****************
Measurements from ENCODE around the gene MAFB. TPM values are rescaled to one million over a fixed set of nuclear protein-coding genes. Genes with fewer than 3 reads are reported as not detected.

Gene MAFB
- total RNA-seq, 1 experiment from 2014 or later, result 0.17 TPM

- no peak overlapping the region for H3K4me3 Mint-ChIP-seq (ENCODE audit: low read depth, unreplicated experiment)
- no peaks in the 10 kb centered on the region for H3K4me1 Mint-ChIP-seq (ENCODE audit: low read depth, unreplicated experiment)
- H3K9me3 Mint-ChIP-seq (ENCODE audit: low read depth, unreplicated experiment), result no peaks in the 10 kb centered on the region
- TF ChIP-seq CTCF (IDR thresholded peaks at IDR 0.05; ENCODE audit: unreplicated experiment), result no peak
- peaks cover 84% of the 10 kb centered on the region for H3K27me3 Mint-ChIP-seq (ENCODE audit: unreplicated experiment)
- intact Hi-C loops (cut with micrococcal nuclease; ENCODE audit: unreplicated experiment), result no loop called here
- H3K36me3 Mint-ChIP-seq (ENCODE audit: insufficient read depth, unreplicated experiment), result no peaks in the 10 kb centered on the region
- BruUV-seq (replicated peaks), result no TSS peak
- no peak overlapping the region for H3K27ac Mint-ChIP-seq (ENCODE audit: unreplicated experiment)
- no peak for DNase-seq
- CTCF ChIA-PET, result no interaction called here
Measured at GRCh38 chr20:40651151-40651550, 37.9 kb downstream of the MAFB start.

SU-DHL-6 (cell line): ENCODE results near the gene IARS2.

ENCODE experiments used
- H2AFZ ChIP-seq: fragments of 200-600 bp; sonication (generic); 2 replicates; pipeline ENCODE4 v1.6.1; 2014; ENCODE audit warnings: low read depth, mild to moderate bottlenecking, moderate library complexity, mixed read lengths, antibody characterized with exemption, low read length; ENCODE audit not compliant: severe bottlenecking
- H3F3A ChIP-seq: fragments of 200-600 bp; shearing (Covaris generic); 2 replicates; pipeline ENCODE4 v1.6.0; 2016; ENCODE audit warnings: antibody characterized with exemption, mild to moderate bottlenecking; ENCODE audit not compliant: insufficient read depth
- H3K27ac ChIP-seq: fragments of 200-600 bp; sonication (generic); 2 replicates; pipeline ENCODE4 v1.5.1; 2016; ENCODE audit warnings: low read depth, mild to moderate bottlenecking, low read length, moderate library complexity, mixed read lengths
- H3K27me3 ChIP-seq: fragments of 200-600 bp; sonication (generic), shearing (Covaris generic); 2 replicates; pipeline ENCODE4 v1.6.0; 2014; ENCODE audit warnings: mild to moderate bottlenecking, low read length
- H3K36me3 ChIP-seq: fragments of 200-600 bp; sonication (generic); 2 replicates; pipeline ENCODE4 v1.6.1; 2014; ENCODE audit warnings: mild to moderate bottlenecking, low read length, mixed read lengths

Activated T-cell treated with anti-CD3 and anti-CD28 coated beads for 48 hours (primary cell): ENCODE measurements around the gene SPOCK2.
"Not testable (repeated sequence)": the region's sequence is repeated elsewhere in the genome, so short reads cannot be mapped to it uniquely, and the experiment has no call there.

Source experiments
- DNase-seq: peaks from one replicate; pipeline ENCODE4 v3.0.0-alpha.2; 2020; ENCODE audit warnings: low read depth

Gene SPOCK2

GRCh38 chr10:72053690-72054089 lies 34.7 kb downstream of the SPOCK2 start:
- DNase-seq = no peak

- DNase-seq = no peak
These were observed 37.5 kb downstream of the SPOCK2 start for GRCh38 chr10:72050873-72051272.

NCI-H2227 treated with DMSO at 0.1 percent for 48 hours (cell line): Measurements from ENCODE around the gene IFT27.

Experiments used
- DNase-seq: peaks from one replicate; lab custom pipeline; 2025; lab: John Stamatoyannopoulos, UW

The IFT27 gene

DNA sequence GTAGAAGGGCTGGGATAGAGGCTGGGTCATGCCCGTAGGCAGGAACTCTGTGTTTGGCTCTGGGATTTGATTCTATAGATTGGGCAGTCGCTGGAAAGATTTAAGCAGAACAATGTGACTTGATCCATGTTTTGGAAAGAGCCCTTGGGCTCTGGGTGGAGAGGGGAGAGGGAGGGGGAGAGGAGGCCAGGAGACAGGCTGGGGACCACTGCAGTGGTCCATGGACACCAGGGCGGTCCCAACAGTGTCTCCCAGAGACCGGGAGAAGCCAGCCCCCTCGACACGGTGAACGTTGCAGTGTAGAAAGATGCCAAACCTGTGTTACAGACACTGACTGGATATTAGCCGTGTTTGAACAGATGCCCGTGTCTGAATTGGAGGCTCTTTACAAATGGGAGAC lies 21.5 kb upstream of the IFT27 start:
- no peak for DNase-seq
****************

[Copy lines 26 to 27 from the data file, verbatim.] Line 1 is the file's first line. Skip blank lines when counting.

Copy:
- DNase-seq: peaks from one replicate; pipeline ENCODE4 v3.0.0-alpha.2; 2020; ENCODE audit warnings: low read depth

Gene SPOCK2